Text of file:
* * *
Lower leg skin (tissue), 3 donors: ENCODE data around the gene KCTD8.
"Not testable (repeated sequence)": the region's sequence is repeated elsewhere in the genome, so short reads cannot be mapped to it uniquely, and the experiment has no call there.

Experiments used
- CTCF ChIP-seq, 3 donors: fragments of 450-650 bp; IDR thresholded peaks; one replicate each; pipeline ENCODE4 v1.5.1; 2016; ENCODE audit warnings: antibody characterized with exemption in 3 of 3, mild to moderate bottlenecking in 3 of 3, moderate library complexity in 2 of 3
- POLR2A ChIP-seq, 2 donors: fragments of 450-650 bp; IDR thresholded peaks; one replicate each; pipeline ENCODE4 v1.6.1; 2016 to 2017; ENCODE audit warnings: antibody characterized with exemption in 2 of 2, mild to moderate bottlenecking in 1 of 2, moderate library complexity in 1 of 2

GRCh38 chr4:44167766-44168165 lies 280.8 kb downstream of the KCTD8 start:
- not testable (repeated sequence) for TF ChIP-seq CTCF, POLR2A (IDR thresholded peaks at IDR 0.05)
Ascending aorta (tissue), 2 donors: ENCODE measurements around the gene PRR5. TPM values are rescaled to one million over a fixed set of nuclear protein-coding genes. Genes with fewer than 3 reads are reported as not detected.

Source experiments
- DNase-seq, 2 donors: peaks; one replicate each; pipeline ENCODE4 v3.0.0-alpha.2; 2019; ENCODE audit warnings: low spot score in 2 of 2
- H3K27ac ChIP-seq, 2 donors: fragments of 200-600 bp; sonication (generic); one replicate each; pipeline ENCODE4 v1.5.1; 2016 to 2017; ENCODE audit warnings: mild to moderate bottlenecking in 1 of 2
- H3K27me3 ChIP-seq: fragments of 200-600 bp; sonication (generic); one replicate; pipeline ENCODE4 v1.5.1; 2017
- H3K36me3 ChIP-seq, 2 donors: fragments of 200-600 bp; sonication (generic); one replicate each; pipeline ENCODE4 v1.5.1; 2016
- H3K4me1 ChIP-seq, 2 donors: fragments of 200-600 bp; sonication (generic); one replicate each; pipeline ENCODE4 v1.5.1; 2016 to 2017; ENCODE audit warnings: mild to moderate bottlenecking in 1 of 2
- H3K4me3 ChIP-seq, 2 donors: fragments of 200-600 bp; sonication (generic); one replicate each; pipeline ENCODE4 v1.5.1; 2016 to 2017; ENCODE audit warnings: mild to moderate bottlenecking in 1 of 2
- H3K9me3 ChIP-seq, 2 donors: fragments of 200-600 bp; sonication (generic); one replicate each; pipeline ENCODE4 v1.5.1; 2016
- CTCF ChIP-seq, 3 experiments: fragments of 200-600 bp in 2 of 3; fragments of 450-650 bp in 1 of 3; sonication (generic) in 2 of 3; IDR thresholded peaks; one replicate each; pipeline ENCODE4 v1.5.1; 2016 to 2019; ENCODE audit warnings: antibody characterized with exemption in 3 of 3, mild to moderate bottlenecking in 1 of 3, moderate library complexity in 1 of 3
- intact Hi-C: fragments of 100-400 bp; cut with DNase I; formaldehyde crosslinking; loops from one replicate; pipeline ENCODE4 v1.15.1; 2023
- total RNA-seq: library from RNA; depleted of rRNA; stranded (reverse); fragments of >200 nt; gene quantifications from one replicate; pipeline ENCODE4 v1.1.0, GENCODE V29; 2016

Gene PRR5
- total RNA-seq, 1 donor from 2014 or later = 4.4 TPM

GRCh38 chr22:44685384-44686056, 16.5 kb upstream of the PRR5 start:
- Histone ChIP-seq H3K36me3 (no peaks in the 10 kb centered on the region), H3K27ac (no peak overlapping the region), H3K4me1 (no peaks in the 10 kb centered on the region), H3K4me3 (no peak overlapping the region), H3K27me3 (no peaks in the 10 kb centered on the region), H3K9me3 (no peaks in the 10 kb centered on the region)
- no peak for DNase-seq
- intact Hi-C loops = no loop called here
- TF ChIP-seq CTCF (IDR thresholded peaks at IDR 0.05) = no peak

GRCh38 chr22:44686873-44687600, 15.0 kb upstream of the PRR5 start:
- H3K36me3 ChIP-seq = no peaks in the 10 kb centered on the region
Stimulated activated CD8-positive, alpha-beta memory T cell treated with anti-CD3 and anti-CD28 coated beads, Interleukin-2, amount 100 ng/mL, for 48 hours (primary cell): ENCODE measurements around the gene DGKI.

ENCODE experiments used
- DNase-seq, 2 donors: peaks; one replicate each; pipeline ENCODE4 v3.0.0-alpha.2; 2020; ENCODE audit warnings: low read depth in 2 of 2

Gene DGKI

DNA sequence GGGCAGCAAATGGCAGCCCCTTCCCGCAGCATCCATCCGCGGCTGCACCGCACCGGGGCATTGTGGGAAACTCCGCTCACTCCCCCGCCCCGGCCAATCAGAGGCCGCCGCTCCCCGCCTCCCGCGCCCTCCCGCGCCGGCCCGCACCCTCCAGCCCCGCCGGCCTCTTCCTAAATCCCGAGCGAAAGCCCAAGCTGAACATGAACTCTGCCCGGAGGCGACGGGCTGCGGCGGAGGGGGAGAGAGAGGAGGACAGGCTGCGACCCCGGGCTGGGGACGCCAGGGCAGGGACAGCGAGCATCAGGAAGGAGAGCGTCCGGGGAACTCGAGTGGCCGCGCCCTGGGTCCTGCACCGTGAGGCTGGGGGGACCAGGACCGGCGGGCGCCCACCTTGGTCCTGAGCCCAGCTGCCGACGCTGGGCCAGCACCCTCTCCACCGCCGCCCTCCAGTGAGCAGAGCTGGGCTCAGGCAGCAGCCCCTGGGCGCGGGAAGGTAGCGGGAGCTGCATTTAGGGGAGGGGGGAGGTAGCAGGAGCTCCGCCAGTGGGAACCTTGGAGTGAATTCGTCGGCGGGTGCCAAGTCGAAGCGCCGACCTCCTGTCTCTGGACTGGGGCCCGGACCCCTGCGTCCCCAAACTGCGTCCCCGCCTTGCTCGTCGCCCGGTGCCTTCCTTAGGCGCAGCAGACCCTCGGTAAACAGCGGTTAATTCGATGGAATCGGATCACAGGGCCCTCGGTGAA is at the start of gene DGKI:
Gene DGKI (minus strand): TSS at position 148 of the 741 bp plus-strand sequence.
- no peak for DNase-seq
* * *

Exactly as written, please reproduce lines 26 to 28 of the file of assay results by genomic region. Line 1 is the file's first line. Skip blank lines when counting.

- TF ChIP-seq CTCF (IDR thresholded peaks at IDR 0.05) = no peak

GRCh38 chr22:44686873-44687600, 15.0 kb upstream of the PRR5 start:
- H3K36me3 ChIP-seq = no peaks in the 10 kb centered on the region